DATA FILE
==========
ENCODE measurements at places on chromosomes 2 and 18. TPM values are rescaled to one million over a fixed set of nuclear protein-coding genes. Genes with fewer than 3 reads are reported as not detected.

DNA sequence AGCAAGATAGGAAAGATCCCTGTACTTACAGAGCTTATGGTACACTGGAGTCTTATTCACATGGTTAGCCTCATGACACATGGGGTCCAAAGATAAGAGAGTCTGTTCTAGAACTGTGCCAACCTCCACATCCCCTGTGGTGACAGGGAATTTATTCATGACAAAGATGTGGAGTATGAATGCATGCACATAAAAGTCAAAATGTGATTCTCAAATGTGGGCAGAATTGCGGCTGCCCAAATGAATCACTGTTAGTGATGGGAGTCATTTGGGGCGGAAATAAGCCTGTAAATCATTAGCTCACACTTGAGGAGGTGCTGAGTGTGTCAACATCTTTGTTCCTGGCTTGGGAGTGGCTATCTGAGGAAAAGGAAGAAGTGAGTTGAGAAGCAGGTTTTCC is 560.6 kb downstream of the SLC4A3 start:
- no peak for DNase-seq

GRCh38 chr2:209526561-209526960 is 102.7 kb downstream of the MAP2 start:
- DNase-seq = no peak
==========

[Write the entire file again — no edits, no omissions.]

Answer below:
ENCODE measurements at places on chromosomes 2 and 18. TPM values are rescaled to one million over a fixed set of nuclear protein-coding genes. Genes with fewer than 3 reads are reported as not detected.

DNA sequence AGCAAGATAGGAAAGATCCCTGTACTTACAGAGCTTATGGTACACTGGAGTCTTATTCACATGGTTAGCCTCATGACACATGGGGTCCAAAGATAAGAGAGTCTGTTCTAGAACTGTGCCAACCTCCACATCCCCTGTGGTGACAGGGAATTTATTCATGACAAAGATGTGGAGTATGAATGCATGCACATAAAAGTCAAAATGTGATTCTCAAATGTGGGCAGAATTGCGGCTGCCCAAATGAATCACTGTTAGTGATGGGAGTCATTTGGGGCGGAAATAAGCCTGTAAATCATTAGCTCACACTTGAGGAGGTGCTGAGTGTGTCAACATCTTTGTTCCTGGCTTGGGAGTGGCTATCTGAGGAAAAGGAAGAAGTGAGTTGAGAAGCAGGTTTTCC is 560.6 kb downstream of the SLC4A3 start:
- no peak for DNase-seq

GRCh38 chr2:209526561-209526960 is 102.7 kb downstream of the MAP2 start:
- DNase-seq = no peak